According to the “Eight Annual Study of Employee Benefits Today and Beyond: Group Benefits and the Defined Contribution Model,” released by Prudential Group Insurance, the Patient Protection and Affordable Care Act of (or ACA) has influenced companies’ health care benefits strategy, with more employers moving toward or at least considering the use of a DC benefits model.
- Forty-seven percent of employers report having already moved to this model or are currently implementing this type of program; and
- Sixty-two percent of those that are likely to move to an exchange and those that are currently considering participating in an exchange believe they will adopt this model in the next two years.
The study defines a DC benefits model as one in which employers give their employees a lump sum to spend on their benefits, letting the employee decide to which benefits the money is allocated. Employers say their top reasons for considering changes to their benefits model include lowering health care costs (59%) and giving employees more choice in the allocation of their benefit dollars (40%).
With the timetable for large companies (those with 50 or more employees) to fully comply with the ACA having been delayed a year, 55% of employees feel employers will need to develop new strategies for covering health care costs. An equal number of employees also believe health care costs will increase for employees.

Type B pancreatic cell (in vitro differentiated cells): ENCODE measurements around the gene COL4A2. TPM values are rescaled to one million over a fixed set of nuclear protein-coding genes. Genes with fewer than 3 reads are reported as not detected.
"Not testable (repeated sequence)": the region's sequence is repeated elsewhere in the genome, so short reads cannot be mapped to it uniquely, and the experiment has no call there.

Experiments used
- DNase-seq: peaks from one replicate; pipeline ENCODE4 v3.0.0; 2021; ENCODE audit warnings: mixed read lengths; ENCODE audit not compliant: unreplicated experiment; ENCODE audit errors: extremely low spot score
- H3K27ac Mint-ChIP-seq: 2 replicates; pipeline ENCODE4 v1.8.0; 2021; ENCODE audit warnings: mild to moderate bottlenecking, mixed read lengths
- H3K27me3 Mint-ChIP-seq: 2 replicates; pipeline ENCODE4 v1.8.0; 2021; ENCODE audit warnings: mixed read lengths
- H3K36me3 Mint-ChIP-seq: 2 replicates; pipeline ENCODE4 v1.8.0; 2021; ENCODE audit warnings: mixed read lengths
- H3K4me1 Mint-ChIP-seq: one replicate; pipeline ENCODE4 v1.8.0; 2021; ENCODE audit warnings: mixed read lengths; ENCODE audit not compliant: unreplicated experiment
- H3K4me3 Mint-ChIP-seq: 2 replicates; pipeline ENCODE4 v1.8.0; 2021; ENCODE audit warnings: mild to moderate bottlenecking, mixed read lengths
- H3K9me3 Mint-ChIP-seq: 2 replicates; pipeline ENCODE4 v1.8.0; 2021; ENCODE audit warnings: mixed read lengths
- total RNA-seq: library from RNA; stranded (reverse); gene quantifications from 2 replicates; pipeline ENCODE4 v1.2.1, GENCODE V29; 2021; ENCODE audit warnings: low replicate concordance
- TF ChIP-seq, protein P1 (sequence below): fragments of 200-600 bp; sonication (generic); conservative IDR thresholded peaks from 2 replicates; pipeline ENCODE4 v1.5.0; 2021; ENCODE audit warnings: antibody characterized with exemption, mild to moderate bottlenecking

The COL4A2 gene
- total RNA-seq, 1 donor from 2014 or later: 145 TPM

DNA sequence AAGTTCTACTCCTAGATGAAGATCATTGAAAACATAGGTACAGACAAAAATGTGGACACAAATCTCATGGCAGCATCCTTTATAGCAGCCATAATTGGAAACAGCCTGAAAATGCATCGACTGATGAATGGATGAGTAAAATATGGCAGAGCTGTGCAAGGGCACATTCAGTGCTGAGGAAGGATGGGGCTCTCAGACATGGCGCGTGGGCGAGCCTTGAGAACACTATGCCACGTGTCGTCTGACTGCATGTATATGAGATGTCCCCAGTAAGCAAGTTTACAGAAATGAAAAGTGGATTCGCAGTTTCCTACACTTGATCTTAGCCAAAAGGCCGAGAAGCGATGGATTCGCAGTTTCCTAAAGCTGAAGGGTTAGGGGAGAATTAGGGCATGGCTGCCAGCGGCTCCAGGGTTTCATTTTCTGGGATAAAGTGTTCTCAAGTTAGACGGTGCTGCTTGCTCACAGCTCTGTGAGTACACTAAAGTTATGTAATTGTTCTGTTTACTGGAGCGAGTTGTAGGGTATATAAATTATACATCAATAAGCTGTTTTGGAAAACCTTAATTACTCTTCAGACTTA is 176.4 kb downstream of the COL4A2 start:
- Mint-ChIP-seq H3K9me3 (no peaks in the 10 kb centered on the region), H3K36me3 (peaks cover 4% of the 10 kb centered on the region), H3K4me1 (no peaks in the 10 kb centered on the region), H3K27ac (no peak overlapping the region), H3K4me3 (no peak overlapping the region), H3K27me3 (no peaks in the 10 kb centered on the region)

The authors of the study point out that as employers move to a DC benefits model, employees will need to allocate their money across a range of health-related benefits. When queried about how this allocation would break down, 75% of employees say they would assign the money to health, dental and vision coverage, while 25% say they would allocate these funds to voluntary life, disability, accident of critical illness insurance.
Data for the study was obtained via three different online surveys (of employer, employees and broker/consultants), conducted during August and September 2013 by MRops and Oxygen Research on behalf of Prudential. Some 1,000 employers were surveyed, covering businesses that have at least 25 full-time employees. A total of 1,000 employees were surveyed, age 22 and older, and work full time for companies with at least 25 employees. For the broker/consultant data, 381 insurance professionals and 38 Prudential brokers were surveyed.
The study report is here.
You Might Also Like:
« An Argument for 'To-Retirement' TDFs